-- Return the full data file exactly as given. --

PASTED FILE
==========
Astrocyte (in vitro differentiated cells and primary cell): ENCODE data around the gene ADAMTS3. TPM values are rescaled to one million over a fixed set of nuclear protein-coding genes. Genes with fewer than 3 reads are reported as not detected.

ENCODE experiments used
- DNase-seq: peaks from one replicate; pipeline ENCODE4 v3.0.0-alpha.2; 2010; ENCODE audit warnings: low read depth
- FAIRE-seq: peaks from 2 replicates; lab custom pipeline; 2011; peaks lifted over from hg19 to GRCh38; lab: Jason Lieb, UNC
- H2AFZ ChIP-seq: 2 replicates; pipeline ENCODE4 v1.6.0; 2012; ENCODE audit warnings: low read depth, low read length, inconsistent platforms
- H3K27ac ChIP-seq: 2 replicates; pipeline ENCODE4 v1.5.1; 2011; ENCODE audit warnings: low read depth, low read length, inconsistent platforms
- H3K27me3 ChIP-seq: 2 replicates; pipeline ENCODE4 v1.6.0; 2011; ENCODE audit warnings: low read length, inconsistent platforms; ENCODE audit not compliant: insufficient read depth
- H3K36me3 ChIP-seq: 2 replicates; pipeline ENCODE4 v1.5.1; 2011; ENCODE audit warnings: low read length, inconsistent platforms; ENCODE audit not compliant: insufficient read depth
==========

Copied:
Astrocyte (in vitro differentiated cells and primary cell): ENCODE data around the gene ADAMTS3. TPM values are rescaled to one million over a fixed set of nuclear protein-coding genes. Genes with fewer than 3 reads are reported as not detected.

ENCODE experiments used
- DNase-seq: peaks from one replicate; pipeline ENCODE4 v3.0.0-alpha.2; 2010; ENCODE audit warnings: low read depth
- FAIRE-seq: peaks from 2 replicates; lab custom pipeline; 2011; peaks lifted over from hg19 to GRCh38; lab: Jason Lieb, UNC
- H2AFZ ChIP-seq: 2 replicates; pipeline ENCODE4 v1.6.0; 2012; ENCODE audit warnings: low read depth, low read length, inconsistent platforms
- H3K27ac ChIP-seq: 2 replicates; pipeline ENCODE4 v1.5.1; 2011; ENCODE audit warnings: low read depth, low read length, inconsistent platforms
- H3K27me3 ChIP-seq: 2 replicates; pipeline ENCODE4 v1.6.0; 2011; ENCODE audit warnings: low read length, inconsistent platforms; ENCODE audit not compliant: insufficient read depth
- H3K36me3 ChIP-seq: 2 replicates; pipeline ENCODE4 v1.5.1; 2011; ENCODE audit warnings: low read length, inconsistent platforms; ENCODE audit not compliant: insufficient read depth